Luxion KeyShot 10
Like Arnold, KeyShot will automatically take advantage of RT acceleration if a GPU offers it, and also like Arnold, KeyShot highlights that it’s time to upgrade your GTX 1080 Ti.
There are a couple of odd results in both of the graphs above worth highlighting. In both projects, the RTX 3070 Ti fell behind the performance of the RTX 3070, which is yet another thing that forced us to reinstall both GPUs in order to sanity check (surprise: the results held). We can’t explain why these anomalies happen, but we’re well over being surprised when they creep up. Similarly, with the Circuit Board scene, the 3080 Ti somehow fell behind the 3080 (yes, we retested that, too.)
It could be that future KeyShot versions will fix those flip-flopped results, but as it stands today, we’d suggest the RTX 3070 over the 3070 Ti if KeyShot is your primary design tool, since it does prove faster at this current point in time. If the 3070 Ti had a bigger frame buffer, it’d be a no-brainer. But no one wants to pay more for less performance in their tool of choice. Last summer, we saw the same thing with the RTX 2070 SUPER performing the same (or better) than the RTX 2080 SUPER. Truly odd, and annoying, since it leads us to spend time retesting!
To test this collection of GPUs for power and temperatures, we use both rendering and gaming workloads. On the rendering side, we run the Still Life project released alongside Blender 2.93; for gaming, we use 3DMark’s Fire Strike 4K stress-test. Both workloads are run for five minutes, with safe peak values recorded (eg: ignoring spikes that happen for a split second because Windows decides to do something). Power is recorded with a Kill-A-Watt meter, measuring full system power draw.
The reason we power test both rendering and gaming workloads is probably made obvious by the big deltas seen above. In every single case (aside from 1080 Ti), gaming will draw far more power than rendering. With either metric, NVIDIA’s top-end RTX 3080 Ti and RTX 3090 prove to be the power-hungriest in our lineup, but they also happen to deliver the best performance, so it’s hard to complain.
While its performance makes the Radeon VII not as relevant today as it was at launch, we feel compelled to point out that we have no idea why its power consumption is so modest in comparison to the rest of the GPUs here. We’ve seen this same behavior in previous looks, where rendering uses far less power than gaming, although the delta between them is far more pronounced today. We ran the same GPU on the Classroom project as a sanity check, and it does use more power there, but still not as much as we’d expect (260W) for a top-end Vega. Either way, it’s just too bad that GPU doesn’t offer outstanding rendering performance given the modest power it pulls down.
By now, you should have a good idea about which GPU you’d like to go with in your new build, or upgrade to in your current build. Because of the ongoing chip shortages, and cryptocurrency miners hogging a huge chunk of the models that make it into people’s hands, it’s really hard to guarantee that you’ll even be able to find the exact model you want. The situation is even worse if you’re trying for a specific model from any one of the vendors that thrive on offering 10 versions of the same GPU.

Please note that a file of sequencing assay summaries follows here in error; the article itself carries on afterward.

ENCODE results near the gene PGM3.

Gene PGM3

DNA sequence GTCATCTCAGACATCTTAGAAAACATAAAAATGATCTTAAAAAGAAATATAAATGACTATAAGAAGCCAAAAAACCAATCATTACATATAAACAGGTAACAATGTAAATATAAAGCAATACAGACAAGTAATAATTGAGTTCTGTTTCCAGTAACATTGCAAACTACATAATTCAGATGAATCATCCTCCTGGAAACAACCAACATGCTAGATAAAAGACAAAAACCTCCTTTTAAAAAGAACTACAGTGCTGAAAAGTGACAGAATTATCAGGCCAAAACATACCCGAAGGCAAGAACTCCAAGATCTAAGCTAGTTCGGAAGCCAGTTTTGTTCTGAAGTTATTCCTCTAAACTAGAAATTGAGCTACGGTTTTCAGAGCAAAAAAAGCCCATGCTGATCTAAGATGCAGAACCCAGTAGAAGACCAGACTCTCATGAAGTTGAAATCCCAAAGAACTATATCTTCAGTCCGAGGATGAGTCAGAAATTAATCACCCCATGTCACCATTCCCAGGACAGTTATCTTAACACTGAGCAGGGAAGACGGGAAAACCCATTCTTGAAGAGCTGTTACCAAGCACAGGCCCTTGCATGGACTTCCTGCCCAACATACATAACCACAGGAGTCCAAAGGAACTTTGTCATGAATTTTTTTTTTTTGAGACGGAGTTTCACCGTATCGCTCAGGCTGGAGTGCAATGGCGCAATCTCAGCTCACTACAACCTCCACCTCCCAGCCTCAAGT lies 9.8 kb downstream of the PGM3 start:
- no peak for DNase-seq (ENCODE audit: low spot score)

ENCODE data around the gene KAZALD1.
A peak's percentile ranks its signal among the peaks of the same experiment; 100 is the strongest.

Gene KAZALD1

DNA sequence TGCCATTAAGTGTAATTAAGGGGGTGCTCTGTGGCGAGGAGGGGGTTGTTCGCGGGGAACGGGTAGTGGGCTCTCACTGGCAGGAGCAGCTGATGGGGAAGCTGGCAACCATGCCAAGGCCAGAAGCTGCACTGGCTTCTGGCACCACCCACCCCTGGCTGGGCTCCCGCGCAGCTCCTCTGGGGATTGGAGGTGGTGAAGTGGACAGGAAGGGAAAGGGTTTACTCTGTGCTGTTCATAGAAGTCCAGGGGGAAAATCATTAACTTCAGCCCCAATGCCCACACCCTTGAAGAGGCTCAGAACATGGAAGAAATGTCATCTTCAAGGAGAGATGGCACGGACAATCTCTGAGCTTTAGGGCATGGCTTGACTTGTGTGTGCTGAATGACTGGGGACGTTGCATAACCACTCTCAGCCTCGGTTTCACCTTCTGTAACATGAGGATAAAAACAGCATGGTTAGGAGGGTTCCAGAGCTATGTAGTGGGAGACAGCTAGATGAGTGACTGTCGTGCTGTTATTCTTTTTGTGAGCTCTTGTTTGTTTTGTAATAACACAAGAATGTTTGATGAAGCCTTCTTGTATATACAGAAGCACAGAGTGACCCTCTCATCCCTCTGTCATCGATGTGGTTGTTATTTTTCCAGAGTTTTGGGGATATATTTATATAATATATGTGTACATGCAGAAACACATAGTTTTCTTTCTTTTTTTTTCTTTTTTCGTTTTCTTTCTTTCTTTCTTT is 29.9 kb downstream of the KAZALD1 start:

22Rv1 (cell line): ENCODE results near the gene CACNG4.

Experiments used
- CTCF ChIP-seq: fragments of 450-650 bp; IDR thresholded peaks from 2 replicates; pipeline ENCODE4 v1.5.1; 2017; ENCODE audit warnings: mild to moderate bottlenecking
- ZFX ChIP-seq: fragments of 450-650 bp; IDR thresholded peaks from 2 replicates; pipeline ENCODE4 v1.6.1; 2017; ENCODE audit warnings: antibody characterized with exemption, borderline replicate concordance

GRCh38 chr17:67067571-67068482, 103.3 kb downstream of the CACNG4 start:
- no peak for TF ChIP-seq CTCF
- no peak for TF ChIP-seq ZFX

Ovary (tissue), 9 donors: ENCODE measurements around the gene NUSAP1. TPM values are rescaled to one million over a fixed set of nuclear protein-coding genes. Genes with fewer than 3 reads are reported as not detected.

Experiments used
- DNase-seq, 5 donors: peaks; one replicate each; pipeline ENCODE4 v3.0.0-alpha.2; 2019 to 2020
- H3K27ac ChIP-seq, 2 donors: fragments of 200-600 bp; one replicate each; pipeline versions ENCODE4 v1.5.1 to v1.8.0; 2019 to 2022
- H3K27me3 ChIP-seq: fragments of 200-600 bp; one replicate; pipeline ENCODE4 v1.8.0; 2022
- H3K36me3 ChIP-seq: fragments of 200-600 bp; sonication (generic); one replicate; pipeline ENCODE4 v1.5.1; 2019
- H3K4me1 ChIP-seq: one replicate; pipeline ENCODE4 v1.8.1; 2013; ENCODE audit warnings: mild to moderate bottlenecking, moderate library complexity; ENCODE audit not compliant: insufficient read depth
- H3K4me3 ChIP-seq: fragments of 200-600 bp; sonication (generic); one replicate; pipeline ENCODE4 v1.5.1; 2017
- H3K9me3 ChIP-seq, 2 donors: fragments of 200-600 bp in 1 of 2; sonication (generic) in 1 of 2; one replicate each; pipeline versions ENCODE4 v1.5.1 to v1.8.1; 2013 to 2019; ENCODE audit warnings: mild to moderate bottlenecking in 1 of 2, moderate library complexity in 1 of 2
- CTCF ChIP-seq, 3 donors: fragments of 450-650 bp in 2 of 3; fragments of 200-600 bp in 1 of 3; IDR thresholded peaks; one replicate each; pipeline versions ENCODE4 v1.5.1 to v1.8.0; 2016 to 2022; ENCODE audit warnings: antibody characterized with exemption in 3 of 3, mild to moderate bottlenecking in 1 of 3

We can’t help with the chip shortage issue, but we can wish you good luck in finding the right one for your needs, sooner than later. If you typically go the prebuilt route, you may end up having better luck than someone trying to upgrade their current rig. You may also be price-gouged less on the GPU itself, but you will have to expect a longer-than-ideal lead time.
That all aside, like our many performance articles of the past, this one highlighted well the fact that not all workloads are alike. If you’re a KeyShot user, for example, you can’t move into Arnold or V-Ray and expect the exact same scaling. Ultimately, though, one thing is clear: it’s hard to beat NVIDIA.
Ignoring the tests that support only NVIDIA GPUs, the tested GeForce cards prove seriously strong in the tests that AMD’s Radeons also support. That even includes AMD’s own Radeon ProRender. For Blender, weaker viewport performance on Radeon makes going with NVIDIA a no-brainer, because this is hardly the first major Blender release where we’ve seen poor Radeon performance. Add OptiX ray tracing acceleration to the mix, or even the still-better GeForce performance in EEVEE, and it’s hard to look away from NVIDIA.
It’s our hope that AMD’s RDNA3 (or whatever it’s called) GPUs bring some hefty surprises, and not just keep up to the competition better, but force certain renderer companies to begin rolling out Radeon support in Windows. We’ve heard “no comment” from select renderer developers when asked about Radeon, but we can’t help but think if NVIDIA wasn’t so dominant, we’d see greater support for the red team by now.
If you are still left with any questions, you know where to post them (↓).